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Ping An image-reading system to help diagnose coronavirus

28th February 2020 - Author: Matt Sheehan

Ping An Insurance (Group) Company of China, Ltd. has launched a smart image-reading system to help doctors more efficiently and accurately diagnose cases of coronavirus (COVID-19).

Developed by Ping An Smart Healthcare, part of subsidiary Ping An Smart City, the system aims to leverage artificial intelligence (AI) to help control the epidemic through earlier diagnoses and treatments.

As COVID-19 is a new disease, medical institutions, especially at the primary level in China, lack diagnosis experience, and largely rely on methods that long detection times and a high proportion of false negative cases.

Ping An noted that Computed Tomography (CT) images have been used by many doctors for diagnosis, but said this approach has been limited by a lack of radiologists review the volume of CT imaging.

The COVID-19 smart image-reading system aims to help close this cap by conducting comparative analyses of multiple CT scan images of the same patient and measuring the changes in lesions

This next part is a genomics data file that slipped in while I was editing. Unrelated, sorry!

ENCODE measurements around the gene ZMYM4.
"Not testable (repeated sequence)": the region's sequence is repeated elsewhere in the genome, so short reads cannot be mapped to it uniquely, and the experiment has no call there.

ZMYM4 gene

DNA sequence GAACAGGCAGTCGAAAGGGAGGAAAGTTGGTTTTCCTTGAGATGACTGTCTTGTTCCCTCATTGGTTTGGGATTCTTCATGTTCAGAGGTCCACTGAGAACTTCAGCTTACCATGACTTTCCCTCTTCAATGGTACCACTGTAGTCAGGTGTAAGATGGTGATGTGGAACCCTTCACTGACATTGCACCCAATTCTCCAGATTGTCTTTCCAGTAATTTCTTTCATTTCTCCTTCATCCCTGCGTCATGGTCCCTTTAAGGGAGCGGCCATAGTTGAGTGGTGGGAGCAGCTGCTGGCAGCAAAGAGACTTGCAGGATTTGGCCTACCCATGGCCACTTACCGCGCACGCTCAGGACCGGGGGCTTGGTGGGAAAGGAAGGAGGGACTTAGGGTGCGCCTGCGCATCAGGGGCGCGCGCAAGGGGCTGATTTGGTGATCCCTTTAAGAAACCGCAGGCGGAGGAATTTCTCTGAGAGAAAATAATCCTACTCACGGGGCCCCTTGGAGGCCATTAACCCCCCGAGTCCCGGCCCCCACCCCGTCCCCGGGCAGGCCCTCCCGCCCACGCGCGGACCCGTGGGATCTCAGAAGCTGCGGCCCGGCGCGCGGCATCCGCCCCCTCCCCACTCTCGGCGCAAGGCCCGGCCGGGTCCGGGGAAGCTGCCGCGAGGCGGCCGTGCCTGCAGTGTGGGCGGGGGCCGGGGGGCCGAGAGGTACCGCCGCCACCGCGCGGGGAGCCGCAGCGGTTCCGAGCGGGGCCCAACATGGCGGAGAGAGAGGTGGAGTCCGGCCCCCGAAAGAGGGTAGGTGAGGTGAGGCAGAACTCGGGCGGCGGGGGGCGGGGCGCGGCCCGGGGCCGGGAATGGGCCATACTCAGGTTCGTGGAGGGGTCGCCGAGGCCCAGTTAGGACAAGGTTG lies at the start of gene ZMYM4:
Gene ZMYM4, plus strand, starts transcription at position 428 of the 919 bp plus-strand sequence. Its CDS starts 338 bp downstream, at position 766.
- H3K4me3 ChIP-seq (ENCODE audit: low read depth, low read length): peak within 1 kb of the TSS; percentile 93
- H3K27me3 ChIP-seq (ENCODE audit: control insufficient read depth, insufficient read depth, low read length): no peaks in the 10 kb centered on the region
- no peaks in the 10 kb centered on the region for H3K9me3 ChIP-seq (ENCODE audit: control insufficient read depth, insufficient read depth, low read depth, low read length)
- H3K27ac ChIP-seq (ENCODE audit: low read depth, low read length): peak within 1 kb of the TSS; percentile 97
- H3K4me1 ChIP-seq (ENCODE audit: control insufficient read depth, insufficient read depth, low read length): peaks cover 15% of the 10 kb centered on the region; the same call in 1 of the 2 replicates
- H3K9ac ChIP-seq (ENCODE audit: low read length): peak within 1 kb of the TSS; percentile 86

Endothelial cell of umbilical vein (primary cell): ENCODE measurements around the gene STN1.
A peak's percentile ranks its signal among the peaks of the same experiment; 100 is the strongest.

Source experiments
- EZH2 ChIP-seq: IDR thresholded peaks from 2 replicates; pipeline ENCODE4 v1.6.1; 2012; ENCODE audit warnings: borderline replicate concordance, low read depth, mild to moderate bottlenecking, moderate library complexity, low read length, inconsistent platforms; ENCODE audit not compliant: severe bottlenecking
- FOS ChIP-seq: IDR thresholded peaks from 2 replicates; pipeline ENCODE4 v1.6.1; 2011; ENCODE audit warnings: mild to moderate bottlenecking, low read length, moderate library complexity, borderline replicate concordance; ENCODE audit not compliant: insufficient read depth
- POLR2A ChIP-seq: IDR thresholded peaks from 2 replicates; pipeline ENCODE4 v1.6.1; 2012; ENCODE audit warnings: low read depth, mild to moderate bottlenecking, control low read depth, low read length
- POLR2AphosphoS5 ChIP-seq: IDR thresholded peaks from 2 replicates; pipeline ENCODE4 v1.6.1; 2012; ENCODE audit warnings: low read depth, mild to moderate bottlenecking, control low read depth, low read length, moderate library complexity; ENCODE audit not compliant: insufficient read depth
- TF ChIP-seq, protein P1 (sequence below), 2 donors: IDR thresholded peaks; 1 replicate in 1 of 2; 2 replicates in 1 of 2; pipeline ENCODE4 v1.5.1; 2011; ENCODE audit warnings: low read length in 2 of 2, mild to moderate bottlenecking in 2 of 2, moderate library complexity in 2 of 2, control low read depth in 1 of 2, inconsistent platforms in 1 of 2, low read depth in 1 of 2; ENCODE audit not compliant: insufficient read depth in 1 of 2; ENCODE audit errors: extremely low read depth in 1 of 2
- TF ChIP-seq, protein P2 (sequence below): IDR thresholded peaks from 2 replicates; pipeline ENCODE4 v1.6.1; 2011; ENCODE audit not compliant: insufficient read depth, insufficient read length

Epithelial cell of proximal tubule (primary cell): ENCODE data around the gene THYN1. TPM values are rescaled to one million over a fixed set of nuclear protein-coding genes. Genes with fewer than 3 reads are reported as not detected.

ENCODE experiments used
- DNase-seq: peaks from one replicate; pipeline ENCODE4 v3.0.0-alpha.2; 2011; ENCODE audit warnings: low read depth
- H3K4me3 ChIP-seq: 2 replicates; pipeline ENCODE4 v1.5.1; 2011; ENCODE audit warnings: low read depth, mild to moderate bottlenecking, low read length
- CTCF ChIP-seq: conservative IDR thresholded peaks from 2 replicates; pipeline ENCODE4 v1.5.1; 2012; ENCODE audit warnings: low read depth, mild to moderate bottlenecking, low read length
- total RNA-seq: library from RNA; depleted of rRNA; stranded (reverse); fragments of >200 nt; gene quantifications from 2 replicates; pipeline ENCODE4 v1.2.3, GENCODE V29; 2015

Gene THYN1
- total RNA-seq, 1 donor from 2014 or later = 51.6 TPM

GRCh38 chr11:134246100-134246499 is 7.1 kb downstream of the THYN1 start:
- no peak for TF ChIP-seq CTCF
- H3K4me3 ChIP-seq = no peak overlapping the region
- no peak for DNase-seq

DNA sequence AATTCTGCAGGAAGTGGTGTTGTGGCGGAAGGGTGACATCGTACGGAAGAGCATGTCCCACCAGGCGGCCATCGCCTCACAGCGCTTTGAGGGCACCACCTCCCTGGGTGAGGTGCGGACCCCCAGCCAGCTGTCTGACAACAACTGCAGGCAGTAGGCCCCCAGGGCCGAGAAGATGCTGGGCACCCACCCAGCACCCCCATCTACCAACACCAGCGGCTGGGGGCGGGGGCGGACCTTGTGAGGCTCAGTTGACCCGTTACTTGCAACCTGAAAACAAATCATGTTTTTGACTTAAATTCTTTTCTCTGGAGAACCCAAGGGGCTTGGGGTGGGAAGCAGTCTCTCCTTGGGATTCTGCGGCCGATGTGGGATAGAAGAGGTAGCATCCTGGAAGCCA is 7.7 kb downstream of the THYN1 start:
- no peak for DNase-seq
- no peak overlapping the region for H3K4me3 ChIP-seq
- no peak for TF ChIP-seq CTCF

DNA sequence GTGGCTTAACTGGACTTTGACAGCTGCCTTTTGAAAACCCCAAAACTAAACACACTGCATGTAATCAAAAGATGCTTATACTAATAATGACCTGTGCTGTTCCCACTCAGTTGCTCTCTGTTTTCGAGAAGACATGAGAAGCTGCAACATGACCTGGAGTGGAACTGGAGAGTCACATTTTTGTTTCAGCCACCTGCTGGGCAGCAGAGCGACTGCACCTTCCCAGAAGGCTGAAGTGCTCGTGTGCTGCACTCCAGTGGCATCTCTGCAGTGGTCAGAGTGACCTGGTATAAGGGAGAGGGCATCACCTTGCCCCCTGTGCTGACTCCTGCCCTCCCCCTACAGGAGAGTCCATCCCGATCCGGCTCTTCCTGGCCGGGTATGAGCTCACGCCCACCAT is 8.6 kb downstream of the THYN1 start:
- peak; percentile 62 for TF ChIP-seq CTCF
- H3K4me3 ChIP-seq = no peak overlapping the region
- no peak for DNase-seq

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“Since its launch, the smart image-reading system has provided services to more than 1,500 medical institutions,” said Geoff Kau, Co-President and Chief Strategy Officer of Ping An Smart City.

“More than 5,000 patients have received smart image-reading services for free. The system can generate smart analysis results in around 15 seconds, with an accuracy rate above 90%”, he explained.

Xiao Jing, Chief Scientist of Ping An, also commented: “Patients with COVID-19 need multiple CT scans during the treatment. Comparing multiple images is a time-consuming task and it cannot be accurately completed manually.”

“Utilizing Ping An Smart Healthcare’s COVID-19 smart image-reading system, it can effectively improve the diagnostic accuracy and the doctor’s image-reading efficiency.”

Since being identified by the WHO in late December, there have been almost 84,000 confirmed cases of coronavirus, and 2,869 people are believed to have died from the outbreak.

The vast majority of cases and deaths have been in China and in particular centred around the city of Wuhan, where the virus is thought to have originated.

But infections have increasingly been recorded in other countries, sparking fears of a global pandemic.

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